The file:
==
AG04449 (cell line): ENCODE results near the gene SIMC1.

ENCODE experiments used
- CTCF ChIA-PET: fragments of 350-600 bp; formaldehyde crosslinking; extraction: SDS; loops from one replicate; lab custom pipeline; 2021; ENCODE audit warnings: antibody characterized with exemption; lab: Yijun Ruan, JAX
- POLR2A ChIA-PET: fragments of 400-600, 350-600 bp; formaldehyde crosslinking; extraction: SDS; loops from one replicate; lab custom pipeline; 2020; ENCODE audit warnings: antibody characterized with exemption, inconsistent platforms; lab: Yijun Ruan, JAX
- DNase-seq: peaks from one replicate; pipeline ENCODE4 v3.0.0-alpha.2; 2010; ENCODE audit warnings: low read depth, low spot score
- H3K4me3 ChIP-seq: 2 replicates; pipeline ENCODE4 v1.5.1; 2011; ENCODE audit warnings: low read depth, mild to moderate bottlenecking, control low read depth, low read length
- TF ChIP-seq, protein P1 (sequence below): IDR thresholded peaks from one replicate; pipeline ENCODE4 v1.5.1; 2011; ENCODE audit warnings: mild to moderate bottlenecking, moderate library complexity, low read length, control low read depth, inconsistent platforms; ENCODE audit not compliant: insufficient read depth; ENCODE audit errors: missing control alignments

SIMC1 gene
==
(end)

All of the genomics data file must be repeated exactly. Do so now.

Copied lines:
AG04449 (cell line): ENCODE results near the gene SIMC1.

ENCODE experiments used
- CTCF ChIA-PET: fragments of 350-600 bp; formaldehyde crosslinking; extraction: SDS; loops from one replicate; lab custom pipeline; 2021; ENCODE audit warnings: antibody characterized with exemption; lab: Yijun Ruan, JAX
- POLR2A ChIA-PET: fragments of 400-600, 350-600 bp; formaldehyde crosslinking; extraction: SDS; loops from one replicate; lab custom pipeline; 2020; ENCODE audit warnings: antibody characterized with exemption, inconsistent platforms; lab: Yijun Ruan, JAX
- DNase-seq: peaks from one replicate; pipeline ENCODE4 v3.0.0-alpha.2; 2010; ENCODE audit warnings: low read depth, low spot score
- H3K4me3 ChIP-seq: 2 replicates; pipeline ENCODE4 v1.5.1; 2011; ENCODE audit warnings: low read depth, mild to moderate bottlenecking, control low read depth, low read length
- TF ChIP-seq, protein P1 (sequence below): IDR thresholded peaks from one replicate; pipeline ENCODE4 v1.5.1; 2011; ENCODE audit warnings: mild to moderate bottlenecking, moderate library complexity, low read length, control low read depth, inconsistent platforms; ENCODE audit not compliant: insufficient read depth; ENCODE audit errors: missing control alignments

SIMC1 gene